The latest national and international news stories from the BBC News team, followed by weather.
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A "decisive" step forward
on the road to Brexit as Britain
and Brussels reach a deal
on the transition period.
They agree on how much Britain owes
and the rights of EU citizens -
but how to avoid a hard border
in Ireland remains an issue.
step remains a step.
We are not at the end of the road
and there is a lot of work
still to be done on important
subjects including Ireland
and Northern Ireland.
We'll be looking at the agreement
in detail and asking how much
of a step forward it is.
Also this lunchtime...
International chemical weapons
experts arrive in UK to examine
the nerve agent used to poison
the former Russian
spy and his daughter.
A 26-year-old British
woman from Sussex has
been killed in Syria,
fighting alongside Kurdish forces.
Dozens of motorists stranded
overnight in Devon as the mini
Beast from the East
brings more disruption.
And teetering on the edge -
the homes in Norfolk evacuated over
the weekend amid high
winds and waves.
And coming up in the sport,
Rory McIlroy is favourite to win
golf's first major of the year,
The Masters, after his first
victory in 18 months,
at the Arnold Palmer Invitational.
Good afternoon and welcome
to the BBC News at One.
The Brexit Secretary,
David Davis, and the EU's chief
negotiator, Michel Barnier,
say it is a decisive step forward.
They announced this morning that
they've reached agreement on a large
part of the deal for Britain's
departure from the EU -
from the rights of EU citizens,
to the transition period and how
much the UK will pay.
But how to avoid a hard border
in Ireland is still an issue.
The announcement comes ahead
of an EU summit later this week
which the Prime Minister hopes
will pave the way
for talks on trade.
Our Europe Correspondent,
Damian Grammaticus, is in Brussels.
Today has been a busy day here in
Brussels, David Davis called it a
significant step, Mr Barnier called
it a decisive step. The outline
agreement for this transition period
that would come in in one year's
time when the UK leads the EU, the
link all the rules and trading
freely but there are crucial issues
remain an earlier today the Irish
Foreign Minister was here to make
sure the Irish border issue was not
First thing this morning and it was
the Irish Foreign Minister who was
in Brussels meeting Michel Barnier
before David Davis got there. His
aim was to see to it that Irish
concerns remained uppermost in the
Brexit negotiations. Simon Coveney
began the day tweeting that he was
on an early flight to ensure there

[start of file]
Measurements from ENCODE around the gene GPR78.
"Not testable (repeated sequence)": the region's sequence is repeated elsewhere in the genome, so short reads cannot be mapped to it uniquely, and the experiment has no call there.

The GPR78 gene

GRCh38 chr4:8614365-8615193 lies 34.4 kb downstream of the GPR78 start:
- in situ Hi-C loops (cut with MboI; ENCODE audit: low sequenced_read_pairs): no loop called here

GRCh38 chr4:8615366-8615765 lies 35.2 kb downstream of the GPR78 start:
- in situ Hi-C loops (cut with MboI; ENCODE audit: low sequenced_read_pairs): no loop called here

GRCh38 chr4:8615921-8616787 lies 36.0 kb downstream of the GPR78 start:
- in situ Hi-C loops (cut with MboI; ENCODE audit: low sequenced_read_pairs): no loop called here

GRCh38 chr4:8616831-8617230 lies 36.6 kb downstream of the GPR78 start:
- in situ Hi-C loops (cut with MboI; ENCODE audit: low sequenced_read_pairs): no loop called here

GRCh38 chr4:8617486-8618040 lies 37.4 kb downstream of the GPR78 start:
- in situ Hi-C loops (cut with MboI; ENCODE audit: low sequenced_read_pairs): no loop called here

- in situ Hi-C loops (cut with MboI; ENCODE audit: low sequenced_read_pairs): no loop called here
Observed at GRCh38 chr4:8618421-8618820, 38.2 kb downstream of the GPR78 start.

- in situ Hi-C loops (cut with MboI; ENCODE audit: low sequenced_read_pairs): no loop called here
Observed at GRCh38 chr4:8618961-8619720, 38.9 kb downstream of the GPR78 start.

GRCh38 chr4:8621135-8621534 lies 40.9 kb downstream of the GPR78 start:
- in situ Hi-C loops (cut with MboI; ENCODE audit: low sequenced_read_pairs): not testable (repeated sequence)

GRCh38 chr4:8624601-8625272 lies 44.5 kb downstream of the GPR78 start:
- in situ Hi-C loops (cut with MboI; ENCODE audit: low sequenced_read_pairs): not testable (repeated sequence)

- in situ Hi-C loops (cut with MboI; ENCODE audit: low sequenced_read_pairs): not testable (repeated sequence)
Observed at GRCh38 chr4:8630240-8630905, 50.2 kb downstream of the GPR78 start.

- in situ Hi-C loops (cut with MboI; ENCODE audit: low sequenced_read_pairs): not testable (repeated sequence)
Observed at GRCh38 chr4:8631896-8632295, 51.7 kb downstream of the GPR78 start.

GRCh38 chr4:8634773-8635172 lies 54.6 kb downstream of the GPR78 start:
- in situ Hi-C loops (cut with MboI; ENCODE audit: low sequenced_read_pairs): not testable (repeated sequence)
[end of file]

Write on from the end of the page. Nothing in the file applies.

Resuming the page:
would be no backsliding on the Irish
border issue. After his meeting,
eight satisfied looking Mr Kirby
said that solidarity with the EU
partners remained strong. --
satisfied looking Simon Coveney. A
little later it was David Davis's
turn, hoping a transition deal could
be secured but to do so was urgent
with Brexit just a year away.
you confident today?
you confident today?
determined, Mr Barnier said. When
they re-emerged it was to say they
had agreed to a transition period
after Brexit where the UK will be
outside the EU but continued to
trade freely with it.
This not need
the late investment decisions based
on guesses about the future deal --
need not delay. Businesses have
certainty about the terms that will
a plight immediately after our
withdrawal which means they can
continue to operate with confidence
as the design of the future
partnership with the EU becomes
Mr Barnier displayed on the
screen is the full text of the
withdrawal treaty, yellow highlights
for the clauses that still needed
work. The EU is insisting on its
so-called backstop option where
Northern Ireland might stay fully
aligned with EU rules to avoid a new
border or so we agreed today that a
backstop solution must form part of
the legal text of the withdrawal
The backstop will apply
unless and until another solution is
The UK is still hoping a
border can be avoided if it does not
now present a better option than the
alignment of all parts of the island
of Ireland should be the solution.
There are still tricky issues to
address here, the UK gained some
things and it will be able to
negotiate and sign trade deals in
that condition is not implement them
and it has signed up to the shorter
transition the EU wanted and all
citizens rights should be guaranteed
through the transition period, for
EU citizens moving to the UK. All of
this will go to the EU leaders who
meet here at the end of the week for
them to give the green light for
talks to begin on the future
Our Assistant Political Editor,
Norman Smith, is in Westminster.
A decisive step forward, how
significant is it?
I think any way